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The Silent Killers of Strategy Implementation and Learning

Executives are often baffled when they can't seem to implement perfectly sound strategies. The root causes, according to a Harvard Business School professor and a senior organizational fellow at McKinsey & ; Co., are six deep-seated barriers to strategy implementation and organizational learning: the silent killers.

The first barrier is a top-down or laissez-faire senior management style. Without transforming that barrier into a capability (a leadership style that embraces the paradox of top-down direction and upward influence), none of the other barriers can be turned into capabilities either. The five others are: unclear strategy and conflicting priorities; an ineffective senior team; poor vertical communication; poor coordination across functions, businesses or borders; and inadequate down-the-line leadership skills and development.

Without offering a magic formula for success, the authors show how certain companies and divisions did the hard work of investigating root causes and thereby improved their businesses. They also explain how the first three barriers together undermine an organization's quality of direction, how a lack of vertical communication interacts with the other barriers to block quality of learning, and how the last two barriers cause poor quality of implementation.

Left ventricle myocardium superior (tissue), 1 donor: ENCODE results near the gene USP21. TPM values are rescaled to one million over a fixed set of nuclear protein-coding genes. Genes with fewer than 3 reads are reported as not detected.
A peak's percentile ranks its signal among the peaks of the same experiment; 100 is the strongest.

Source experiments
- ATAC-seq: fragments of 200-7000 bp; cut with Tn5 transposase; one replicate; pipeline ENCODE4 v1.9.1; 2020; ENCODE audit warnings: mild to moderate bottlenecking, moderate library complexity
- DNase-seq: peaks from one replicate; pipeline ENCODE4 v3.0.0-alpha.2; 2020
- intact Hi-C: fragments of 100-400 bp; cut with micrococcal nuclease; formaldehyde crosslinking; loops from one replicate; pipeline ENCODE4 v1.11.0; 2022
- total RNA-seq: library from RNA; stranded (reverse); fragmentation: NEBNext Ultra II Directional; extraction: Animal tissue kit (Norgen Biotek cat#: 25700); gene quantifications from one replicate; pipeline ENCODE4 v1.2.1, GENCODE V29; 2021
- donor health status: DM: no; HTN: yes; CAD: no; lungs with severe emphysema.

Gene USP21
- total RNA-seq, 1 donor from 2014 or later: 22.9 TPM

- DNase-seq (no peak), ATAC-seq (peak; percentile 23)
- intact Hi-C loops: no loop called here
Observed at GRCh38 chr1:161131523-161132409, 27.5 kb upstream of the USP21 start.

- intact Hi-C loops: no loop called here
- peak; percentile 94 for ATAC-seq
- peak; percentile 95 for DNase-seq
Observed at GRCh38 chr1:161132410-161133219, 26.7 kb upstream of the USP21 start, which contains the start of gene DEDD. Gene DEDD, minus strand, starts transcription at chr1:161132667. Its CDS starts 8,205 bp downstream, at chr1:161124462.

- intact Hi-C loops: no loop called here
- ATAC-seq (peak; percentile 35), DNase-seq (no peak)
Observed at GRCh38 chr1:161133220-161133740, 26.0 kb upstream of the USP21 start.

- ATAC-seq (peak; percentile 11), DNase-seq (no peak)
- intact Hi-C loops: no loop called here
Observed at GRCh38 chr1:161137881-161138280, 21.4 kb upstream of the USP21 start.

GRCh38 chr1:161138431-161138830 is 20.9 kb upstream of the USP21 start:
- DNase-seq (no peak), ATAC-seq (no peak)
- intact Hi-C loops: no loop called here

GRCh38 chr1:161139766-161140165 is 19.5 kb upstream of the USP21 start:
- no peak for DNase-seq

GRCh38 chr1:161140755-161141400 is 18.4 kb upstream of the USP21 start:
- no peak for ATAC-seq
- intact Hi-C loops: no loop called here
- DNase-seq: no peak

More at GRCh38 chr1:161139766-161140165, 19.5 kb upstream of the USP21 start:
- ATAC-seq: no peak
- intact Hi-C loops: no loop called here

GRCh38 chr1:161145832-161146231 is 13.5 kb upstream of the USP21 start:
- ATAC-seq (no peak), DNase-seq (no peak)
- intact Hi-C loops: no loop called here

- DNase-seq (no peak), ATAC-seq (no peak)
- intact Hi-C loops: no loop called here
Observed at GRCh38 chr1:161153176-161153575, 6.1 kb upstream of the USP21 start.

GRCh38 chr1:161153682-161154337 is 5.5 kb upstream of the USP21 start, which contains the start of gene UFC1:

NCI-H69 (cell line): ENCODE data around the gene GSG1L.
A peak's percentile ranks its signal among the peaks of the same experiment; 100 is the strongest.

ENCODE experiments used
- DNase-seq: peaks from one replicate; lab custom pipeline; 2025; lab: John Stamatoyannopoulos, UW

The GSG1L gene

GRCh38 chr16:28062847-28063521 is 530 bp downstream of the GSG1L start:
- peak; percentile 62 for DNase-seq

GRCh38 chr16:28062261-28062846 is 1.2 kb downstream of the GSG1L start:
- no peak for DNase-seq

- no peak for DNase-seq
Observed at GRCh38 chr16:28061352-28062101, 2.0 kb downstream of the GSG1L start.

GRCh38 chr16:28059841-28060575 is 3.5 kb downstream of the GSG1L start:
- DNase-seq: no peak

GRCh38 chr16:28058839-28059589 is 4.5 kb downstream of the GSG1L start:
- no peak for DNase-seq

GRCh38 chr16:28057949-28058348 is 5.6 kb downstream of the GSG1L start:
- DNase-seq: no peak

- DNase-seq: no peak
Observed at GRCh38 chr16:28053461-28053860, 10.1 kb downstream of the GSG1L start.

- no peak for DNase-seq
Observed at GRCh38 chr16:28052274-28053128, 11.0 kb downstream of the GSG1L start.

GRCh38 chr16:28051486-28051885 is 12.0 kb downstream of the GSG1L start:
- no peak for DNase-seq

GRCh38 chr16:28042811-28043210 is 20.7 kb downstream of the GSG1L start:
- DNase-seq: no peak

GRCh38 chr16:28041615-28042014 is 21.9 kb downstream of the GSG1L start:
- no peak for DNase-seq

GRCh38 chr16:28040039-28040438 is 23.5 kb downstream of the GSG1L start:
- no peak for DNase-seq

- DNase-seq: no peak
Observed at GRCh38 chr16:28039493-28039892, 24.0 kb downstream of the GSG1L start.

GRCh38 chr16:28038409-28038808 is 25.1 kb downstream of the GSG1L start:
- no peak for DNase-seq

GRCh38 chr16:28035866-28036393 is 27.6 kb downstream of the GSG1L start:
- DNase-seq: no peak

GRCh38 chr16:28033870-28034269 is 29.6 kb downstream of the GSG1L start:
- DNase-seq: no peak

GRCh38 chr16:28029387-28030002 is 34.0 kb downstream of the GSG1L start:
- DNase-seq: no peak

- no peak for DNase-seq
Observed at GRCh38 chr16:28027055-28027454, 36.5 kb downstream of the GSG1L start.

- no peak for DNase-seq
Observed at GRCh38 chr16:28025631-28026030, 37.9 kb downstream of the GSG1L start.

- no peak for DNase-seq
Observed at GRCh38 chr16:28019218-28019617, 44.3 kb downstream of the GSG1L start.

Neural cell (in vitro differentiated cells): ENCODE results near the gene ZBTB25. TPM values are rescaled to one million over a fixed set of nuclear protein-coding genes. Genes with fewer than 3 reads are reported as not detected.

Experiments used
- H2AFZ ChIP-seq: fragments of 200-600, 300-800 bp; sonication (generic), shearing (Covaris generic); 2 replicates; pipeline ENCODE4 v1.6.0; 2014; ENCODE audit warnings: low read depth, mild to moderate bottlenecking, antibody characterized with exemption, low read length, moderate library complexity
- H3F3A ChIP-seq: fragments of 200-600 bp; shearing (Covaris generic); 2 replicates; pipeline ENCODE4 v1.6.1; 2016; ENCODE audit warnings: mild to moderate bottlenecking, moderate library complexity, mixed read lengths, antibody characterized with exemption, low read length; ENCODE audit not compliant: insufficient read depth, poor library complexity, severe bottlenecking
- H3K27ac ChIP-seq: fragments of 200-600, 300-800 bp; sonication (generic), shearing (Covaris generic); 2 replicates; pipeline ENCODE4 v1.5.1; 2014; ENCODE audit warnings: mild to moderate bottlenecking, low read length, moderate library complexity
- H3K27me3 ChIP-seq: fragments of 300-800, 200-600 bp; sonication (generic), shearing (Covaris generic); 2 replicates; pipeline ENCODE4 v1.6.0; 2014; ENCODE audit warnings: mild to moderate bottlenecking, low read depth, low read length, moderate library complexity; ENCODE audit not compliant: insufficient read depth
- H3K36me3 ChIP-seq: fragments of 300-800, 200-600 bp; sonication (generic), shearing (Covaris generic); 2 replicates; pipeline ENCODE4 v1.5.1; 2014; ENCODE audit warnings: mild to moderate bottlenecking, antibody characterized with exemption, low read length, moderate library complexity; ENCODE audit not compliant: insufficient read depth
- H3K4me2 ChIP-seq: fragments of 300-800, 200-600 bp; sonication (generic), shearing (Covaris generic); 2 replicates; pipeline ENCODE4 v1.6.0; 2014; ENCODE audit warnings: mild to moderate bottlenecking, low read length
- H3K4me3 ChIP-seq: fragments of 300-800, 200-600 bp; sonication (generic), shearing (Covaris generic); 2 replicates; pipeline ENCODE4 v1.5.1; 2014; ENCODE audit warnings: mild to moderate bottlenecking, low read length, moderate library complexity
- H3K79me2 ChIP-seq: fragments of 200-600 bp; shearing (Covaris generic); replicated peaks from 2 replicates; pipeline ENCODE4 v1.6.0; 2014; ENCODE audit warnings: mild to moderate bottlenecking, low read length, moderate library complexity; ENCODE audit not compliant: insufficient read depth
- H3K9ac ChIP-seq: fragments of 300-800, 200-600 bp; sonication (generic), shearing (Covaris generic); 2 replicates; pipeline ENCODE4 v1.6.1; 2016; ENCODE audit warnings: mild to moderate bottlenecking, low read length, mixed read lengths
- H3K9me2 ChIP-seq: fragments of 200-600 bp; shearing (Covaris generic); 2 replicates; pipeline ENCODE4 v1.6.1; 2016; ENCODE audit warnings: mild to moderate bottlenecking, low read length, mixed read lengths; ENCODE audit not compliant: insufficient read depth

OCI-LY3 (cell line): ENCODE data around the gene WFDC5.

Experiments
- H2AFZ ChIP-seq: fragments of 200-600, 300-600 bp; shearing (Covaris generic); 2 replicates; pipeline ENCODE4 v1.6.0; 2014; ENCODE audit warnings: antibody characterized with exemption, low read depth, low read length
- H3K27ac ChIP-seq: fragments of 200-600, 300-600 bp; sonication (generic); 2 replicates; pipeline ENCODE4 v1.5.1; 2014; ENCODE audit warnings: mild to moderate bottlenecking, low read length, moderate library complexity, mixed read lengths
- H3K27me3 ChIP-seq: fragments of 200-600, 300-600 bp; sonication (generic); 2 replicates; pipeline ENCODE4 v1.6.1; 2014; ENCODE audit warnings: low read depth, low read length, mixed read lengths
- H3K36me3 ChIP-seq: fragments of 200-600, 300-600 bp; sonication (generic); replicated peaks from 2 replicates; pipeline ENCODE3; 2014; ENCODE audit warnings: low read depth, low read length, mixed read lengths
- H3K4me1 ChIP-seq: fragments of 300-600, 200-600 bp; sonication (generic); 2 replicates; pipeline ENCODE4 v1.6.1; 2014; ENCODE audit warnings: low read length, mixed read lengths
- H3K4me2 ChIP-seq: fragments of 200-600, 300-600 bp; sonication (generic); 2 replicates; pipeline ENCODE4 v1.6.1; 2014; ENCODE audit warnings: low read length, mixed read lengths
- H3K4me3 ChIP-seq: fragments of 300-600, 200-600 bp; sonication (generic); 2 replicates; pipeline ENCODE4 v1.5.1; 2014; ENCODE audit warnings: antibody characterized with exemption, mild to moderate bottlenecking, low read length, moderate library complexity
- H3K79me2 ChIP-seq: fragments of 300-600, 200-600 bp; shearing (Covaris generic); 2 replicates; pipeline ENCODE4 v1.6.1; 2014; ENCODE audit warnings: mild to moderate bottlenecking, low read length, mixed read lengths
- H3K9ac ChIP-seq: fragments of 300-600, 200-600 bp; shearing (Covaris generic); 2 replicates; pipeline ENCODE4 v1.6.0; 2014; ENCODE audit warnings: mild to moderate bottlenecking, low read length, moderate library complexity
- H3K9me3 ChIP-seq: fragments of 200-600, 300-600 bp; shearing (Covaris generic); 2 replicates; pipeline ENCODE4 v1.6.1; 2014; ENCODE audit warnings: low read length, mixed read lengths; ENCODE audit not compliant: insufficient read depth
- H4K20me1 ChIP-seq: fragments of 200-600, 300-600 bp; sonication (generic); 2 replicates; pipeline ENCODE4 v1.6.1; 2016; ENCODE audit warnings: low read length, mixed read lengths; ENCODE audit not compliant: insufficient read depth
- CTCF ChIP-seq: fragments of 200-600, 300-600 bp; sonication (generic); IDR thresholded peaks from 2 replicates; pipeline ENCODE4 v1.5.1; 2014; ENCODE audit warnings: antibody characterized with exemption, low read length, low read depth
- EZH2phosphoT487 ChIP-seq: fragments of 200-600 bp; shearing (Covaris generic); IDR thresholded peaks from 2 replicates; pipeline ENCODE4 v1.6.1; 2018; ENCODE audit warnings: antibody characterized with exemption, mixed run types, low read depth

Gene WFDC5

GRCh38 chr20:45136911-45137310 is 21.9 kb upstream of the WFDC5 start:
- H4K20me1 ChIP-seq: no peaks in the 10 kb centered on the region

Whether or not companies are conscious of the hidden killers, they respond in one of three ways: avoidance (not a solution), replacement of senior managers (a temporary solution), and engagement (the best solution).

Effective leaders of organizational change intuitively follow good principles of engagement, but such leaders are rare. At General Electric, Jack Welch set up the WorkOut process so that others could learn his way of tackling issues. The authors give details of their own process, Organizational Fitness Profiling, and explain how it has helped managers overcome the root causes of blocked strategy implementation and has led to individual and organizational learning. They suggest, however, that not all organizations are up to the challenge. Certain conditions must prevail. There must be a compelling business need, and CEOs must believe in partnering with employees -- and must themselves be willing to learn.

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